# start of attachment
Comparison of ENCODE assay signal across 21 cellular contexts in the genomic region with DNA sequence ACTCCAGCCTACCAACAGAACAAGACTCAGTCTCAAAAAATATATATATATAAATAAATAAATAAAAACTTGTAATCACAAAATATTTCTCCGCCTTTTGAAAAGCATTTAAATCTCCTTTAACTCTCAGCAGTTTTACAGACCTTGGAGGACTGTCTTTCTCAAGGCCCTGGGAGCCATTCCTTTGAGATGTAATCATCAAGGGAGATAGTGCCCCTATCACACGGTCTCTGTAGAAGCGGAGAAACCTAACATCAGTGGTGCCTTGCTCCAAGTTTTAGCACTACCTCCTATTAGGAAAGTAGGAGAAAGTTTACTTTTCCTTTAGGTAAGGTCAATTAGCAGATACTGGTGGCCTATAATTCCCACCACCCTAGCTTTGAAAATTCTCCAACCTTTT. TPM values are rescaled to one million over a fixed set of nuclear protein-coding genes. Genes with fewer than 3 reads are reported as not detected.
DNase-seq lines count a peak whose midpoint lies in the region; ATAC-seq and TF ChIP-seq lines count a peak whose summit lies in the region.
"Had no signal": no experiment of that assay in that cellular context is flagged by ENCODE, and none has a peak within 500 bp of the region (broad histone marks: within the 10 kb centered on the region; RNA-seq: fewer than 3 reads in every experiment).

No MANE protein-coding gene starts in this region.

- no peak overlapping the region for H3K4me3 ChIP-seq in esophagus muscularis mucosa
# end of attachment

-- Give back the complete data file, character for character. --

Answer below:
Comparison of ENCODE assay signal across 21 cellular contexts in the genomic region with DNA sequence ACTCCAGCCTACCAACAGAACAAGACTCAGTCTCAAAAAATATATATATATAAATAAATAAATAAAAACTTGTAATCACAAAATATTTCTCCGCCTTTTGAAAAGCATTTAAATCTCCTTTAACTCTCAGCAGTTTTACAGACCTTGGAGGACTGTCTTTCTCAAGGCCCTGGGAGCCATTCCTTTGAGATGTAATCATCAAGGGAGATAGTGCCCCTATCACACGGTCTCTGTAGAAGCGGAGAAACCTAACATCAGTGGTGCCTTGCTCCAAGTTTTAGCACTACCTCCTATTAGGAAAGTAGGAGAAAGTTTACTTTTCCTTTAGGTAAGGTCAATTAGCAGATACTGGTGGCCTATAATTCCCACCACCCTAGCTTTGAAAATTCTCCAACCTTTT. TPM values are rescaled to one million over a fixed set of nuclear protein-coding genes. Genes with fewer than 3 reads are reported as not detected.
DNase-seq lines count a peak whose midpoint lies in the region; ATAC-seq and TF ChIP-seq lines count a peak whose summit lies in the region.
"Had no signal": no experiment of that assay in that cellular context is flagged by ENCODE, and none has a peak within 500 bp of the region (broad histone marks: within the 10 kb centered on the region; RNA-seq: fewer than 3 reads in every experiment).

No MANE protein-coding gene starts in this region.

- no peak overlapping the region for H3K4me3 ChIP-seq in esophagus muscularis mucosa